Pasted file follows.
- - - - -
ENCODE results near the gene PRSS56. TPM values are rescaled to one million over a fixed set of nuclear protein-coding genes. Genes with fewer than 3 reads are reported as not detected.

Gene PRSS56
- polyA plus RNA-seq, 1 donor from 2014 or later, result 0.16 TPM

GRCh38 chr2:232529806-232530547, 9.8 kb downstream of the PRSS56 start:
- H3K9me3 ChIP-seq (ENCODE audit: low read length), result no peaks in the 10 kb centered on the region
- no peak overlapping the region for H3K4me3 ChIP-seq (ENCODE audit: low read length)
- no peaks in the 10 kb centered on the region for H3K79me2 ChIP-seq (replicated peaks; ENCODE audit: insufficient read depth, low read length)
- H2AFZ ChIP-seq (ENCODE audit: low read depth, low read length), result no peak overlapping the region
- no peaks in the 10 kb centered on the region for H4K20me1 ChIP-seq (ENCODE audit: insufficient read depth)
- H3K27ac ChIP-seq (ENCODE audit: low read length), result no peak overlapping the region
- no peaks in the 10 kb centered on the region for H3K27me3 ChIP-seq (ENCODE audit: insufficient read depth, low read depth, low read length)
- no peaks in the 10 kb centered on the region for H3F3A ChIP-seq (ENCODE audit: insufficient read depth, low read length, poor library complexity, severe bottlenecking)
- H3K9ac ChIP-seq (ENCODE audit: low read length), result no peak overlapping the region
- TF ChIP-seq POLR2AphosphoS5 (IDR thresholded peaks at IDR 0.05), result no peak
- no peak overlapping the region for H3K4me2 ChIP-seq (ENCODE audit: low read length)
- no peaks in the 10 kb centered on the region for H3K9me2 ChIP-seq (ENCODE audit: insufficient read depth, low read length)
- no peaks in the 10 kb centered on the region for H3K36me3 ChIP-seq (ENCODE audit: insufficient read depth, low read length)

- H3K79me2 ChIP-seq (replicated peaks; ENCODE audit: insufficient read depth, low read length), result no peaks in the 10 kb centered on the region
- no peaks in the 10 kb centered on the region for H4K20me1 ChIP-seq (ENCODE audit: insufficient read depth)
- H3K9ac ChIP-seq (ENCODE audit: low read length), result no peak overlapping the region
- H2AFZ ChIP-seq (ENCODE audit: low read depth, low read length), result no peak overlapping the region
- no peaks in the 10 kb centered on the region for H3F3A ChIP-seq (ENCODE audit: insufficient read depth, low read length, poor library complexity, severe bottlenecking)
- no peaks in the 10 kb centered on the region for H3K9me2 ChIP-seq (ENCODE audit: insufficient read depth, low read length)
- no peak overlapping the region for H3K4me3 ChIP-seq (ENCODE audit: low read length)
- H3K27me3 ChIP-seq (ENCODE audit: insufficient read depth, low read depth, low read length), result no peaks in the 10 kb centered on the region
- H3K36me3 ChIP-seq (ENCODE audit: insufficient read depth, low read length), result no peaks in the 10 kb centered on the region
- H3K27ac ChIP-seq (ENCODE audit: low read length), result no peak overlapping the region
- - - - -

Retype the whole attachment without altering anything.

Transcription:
ENCODE results near the gene PRSS56. TPM values are rescaled to one million over a fixed set of nuclear protein-coding genes. Genes with fewer than 3 reads are reported as not detected.

Gene PRSS56
- polyA plus RNA-seq, 1 donor from 2014 or later, result 0.16 TPM

GRCh38 chr2:232529806-232530547, 9.8 kb downstream of the PRSS56 start:
- H3K9me3 ChIP-seq (ENCODE audit: low read length), result no peaks in the 10 kb centered on the region
- no peak overlapping the region for H3K4me3 ChIP-seq (ENCODE audit: low read length)
- no peaks in the 10 kb centered on the region for H3K79me2 ChIP-seq (replicated peaks; ENCODE audit: insufficient read depth, low read length)
- H2AFZ ChIP-seq (ENCODE audit: low read depth, low read length), result no peak overlapping the region
- no peaks in the 10 kb centered on the region for H4K20me1 ChIP-seq (ENCODE audit: insufficient read depth)
- H3K27ac ChIP-seq (ENCODE audit: low read length), result no peak overlapping the region
- no peaks in the 10 kb centered on the region for H3K27me3 ChIP-seq (ENCODE audit: insufficient read depth, low read depth, low read length)
- no peaks in the 10 kb centered on the region for H3F3A ChIP-seq (ENCODE audit: insufficient read depth, low read length, poor library complexity, severe bottlenecking)
- H3K9ac ChIP-seq (ENCODE audit: low read length), result no peak overlapping the region
- TF ChIP-seq POLR2AphosphoS5 (IDR thresholded peaks at IDR 0.05), result no peak
- no peak overlapping the region for H3K4me2 ChIP-seq (ENCODE audit: low read length)
- no peaks in the 10 kb centered on the region for H3K9me2 ChIP-seq (ENCODE audit: insufficient read depth, low read length)
- no peaks in the 10 kb centered on the region for H3K36me3 ChIP-seq (ENCODE audit: insufficient read depth, low read length)

- H3K79me2 ChIP-seq (replicated peaks; ENCODE audit: insufficient read depth, low read length), result no peaks in the 10 kb centered on the region
- no peaks in the 10 kb centered on the region for H4K20me1 ChIP-seq (ENCODE audit: insufficient read depth)
- H3K9ac ChIP-seq (ENCODE audit: low read length), result no peak overlapping the region
- H2AFZ ChIP-seq (ENCODE audit: low read depth, low read length), result no peak overlapping the region
- no peaks in the 10 kb centered on the region for H3F3A ChIP-seq (ENCODE audit: insufficient read depth, low read length, poor library complexity, severe bottlenecking)
- no peaks in the 10 kb centered on the region for H3K9me2 ChIP-seq (ENCODE audit: insufficient read depth, low read length)
- no peak overlapping the region for H3K4me3 ChIP-seq (ENCODE audit: low read length)
- H3K27me3 ChIP-seq (ENCODE audit: insufficient read depth, low read depth, low read length), result no peaks in the 10 kb centered on the region
- H3K36me3 ChIP-seq (ENCODE audit: insufficient read depth, low read length), result no peaks in the 10 kb centered on the region
- H3K27ac ChIP-seq (ENCODE audit: low read length), result no peak overlapping the region